Snakebites in Costa Rica Rise Along with El Niño Cycles

Both the hot and cold phases of the El Niño Southern Oscillation (known as El Niño and La Niña, respectively) are accompanied by an increase in snakebites in the Central American country, according to a new study published today (Sept. 11) in the journal Science Advances. Here’s how the climate cycle might be tied to slithering creatures: Snakes are ectothermic, meaning they get their body heat from outside sources. That means their activity is sensitive to climatological factors.

“Snakebites, probably the most neglected of the neglected tropical diseases, [are] another disease showing changes in [the] face of climate change,” study researcher Luis Fernando Chaves, a scientist at the Institute of Tropical Medicine at Nagasaki University in Japan, told Live Science. [See Photos of Snakes from Around the World]

Snakebites are relatively rare in the United States, but pose a huge problem in many regions, particularly southeast Asia and sub-Saharan Africa. A 2008 study published in the journal PLOS ONE found that at least 421,000 people are bitten by venomous snakes worldwide each year, and some 20,000 die — but those are conservative estimates. Given spotty statistics and reporting, the number of bites could be closer to 1.8 million and related deaths might reach 94,000, the authors reported.

Costa Rica is home to 22 species of venomous snake, according to the Costa Rica Star. The one that most often bites humans is the terciopelo (Bothrops asper), which can be deadly without antivenom treatment. [The World’s 6 Deadliest Snakes]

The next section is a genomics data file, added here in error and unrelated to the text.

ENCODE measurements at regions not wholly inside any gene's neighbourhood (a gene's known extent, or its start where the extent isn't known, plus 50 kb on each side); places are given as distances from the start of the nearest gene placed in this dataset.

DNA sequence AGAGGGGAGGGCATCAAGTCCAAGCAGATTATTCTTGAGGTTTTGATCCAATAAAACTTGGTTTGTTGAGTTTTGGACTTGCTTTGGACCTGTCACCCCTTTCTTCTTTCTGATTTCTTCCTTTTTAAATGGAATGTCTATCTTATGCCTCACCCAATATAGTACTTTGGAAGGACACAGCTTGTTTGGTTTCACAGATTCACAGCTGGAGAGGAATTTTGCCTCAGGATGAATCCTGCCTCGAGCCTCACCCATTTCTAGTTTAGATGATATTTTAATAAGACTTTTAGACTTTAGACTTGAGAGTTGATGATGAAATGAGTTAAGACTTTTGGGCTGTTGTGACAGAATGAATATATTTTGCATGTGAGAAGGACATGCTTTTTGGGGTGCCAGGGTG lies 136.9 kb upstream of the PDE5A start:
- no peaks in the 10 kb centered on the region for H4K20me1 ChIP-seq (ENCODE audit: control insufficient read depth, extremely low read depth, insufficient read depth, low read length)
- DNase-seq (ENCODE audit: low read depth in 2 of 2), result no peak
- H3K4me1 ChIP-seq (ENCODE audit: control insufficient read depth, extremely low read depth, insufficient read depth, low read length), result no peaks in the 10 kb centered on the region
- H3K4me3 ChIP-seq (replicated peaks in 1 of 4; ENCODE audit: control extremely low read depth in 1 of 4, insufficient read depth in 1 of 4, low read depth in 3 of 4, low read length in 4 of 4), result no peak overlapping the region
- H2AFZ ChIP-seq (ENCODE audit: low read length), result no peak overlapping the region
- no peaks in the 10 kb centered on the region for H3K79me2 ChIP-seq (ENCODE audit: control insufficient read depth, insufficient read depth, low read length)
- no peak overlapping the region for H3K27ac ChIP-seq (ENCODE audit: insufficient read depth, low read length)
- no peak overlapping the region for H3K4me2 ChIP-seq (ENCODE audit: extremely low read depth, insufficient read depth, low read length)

A female Terciopelo snake from the Caribbean basin of Costa Rica.
A female terciopelo from Costa Rica’s Caribbean Basin. In 2013, Discovery producer Steven Rankin was bitten by a terciopelo while scouting a location for the show “Naked and Afraid.”
Credit: Davinia Beneyto
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What made Costa Rica useful for studying snakebites, however, was its widely available and free healthcare system. Not only do doctors keep good records of snakebites in the country, Chaves said, people also have access to healthcare after a bite, meaning even the poorest victims get reported.

Chaves and his colleagues studied a database of snakebites that occurred between 2005 and 2013 — 6,424 in total. They found some predictable patterns: There are fewer snakebites at higher elevations, where the climate is cooler. Every degree Celsius increase in average temperature was linked to a 24 percent increase in the number of snakebites. Poorer areas were harder-hit than wealthier areas, in part because poor people in rural areas are often farmers or farm workers, which puts them in direct contact with snakes, Chaves said. Poverty-stricken citizens are also less likely to have well-built homes that keep snakes out, he added.

Snake weather

The crucial finding, however, was an odd increase in snakebites during both El Niño and La Niña. El Niño brings hot, dry weather to Costa Rica; La Niña brings cool moisture.

It’s simple enough to explain why hot weather might lead to more snakebites: Snakes are more active when it’s warmer, Chaves said. The increase in snakebites linked to the cool weather of La Niña is a little more complicated. The researchers think this increase is linked to El Niño, too, though. Costa Rica has a torrential rainy season, so El Niño’s drier weather (which is just less wet) is actually beneficial for plants compared to the usual deluge, Chaves said. More productive plants translate to more prey animals for snakes, which likely lead to a serpentine population eruption.